The Chinese traders were given 24 months from May last year to rearrange their businesses or face being sent back to China.
The government's decision to bar non-citizens - especially the Chinese traders - from dealing in clothing comes at a time when the Chinese traders are found at every corner of the country, selling all types of clothes, mainly fake overseas clothing brands.
The clothes include jerseys for popular soccer clubs like Manchester United, which are selling for P30 or three Pounds Sterling. The Chinese shops are also awash with Botswana national football team jerseys, which are also selling for about P40.
Director of Trade in the Ministry of Trade and Industry, John Matsheng, says that the likes of Chinese traders exploited a loophole in the specialised licences to trade in various goods which they would then sell in the same shop.
Initially, the licencing department believed that the specialised licences would protect local traders because the non-citizen investors engage in specialised trade, but the Chinese knew how to beat the law by applying for licences for almost anything that can sell, something that forced the licensing department to abolish the so-called specialised licence last year as the number of Chinese shop owners reached 654.
Matsheng says they have written to their licensced Chinese traders informing them that they need to re-arrange their business and stop posturing like general dealers as that type of business is reserved for citizens. Matsheng says after 24 months, if the Chinese traders do not re-arrange their business the department will refuse to award them the licences. It is as simple as that," Matsheng explained.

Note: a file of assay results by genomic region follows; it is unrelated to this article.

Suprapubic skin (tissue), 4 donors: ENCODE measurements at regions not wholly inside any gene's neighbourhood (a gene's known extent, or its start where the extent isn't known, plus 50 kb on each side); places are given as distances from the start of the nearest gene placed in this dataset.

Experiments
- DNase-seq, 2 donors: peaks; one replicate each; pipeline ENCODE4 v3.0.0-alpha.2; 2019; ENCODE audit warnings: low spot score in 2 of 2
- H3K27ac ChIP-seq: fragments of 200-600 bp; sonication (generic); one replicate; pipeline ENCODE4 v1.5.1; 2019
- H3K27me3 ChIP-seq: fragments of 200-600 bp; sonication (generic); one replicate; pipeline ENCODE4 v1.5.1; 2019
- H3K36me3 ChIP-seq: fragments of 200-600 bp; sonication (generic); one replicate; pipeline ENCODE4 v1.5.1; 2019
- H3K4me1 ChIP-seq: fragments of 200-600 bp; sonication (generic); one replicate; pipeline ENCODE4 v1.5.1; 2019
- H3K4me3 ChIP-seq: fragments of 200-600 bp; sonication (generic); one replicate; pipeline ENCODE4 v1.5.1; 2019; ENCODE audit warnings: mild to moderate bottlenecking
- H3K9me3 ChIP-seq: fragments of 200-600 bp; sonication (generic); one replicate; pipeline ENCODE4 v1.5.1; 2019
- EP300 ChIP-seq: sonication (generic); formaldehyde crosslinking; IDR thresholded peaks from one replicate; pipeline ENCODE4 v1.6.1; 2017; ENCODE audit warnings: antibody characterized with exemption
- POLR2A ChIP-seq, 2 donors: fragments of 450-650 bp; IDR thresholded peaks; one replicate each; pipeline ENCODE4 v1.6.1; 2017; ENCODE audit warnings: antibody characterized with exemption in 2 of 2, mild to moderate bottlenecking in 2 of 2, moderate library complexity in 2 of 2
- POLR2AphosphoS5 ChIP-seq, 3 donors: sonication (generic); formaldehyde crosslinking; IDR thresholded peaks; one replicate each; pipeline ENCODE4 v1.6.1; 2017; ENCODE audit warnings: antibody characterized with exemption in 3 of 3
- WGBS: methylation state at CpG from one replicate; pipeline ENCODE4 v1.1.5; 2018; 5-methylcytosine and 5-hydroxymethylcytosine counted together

"The Chinese were up to May 2008, issued with the specialised dealer's licences. After May 2008, when the specialised dealer's licence was abolished, they were then required to apply for a miscellaneous licence. The Minister of Trade and Industry directed that operators that sell goods that are unrelated, that is those that are essentially general dealers, should be licenced on condition that they re-arrange their operations, within a period of 24 months, to sell related goods. This is in recognition of the fact that certain non-citizens previously circumvented the reservation policy and used the specialised dealer's licence to operate essentially as general dealers," Matsheng wrote.
Last year the department of trade updated a new list of businesses reserved for locals. The list of 13 includes licences for general clothing, general dealer's, car wash, auctioneers, fresh produce, funeral parlour, hairdresser, laundromat, petrol filling station and take away. Others are the cleaning services licence, and curio shop. The list was updated in accordance with the new trade law of 2003, which began operation in May last year, Matsheng said.
Before the updated list, reserved businesses for citizens were hawkers and street vending, butchery and fresh produce, petrol filling stations, bottle stores and bars, Chibuku, village type restaurant, take away and super market, excluding chain stores, simple operation such as boutique fashion and foot wear.
Matsheng said his department after abolishing the specialised licence last year now issues the likes of Chinese traders miscellaneous licences while the traders re-arrange their businesses to ensure that it does not eat into the citizen only reserves.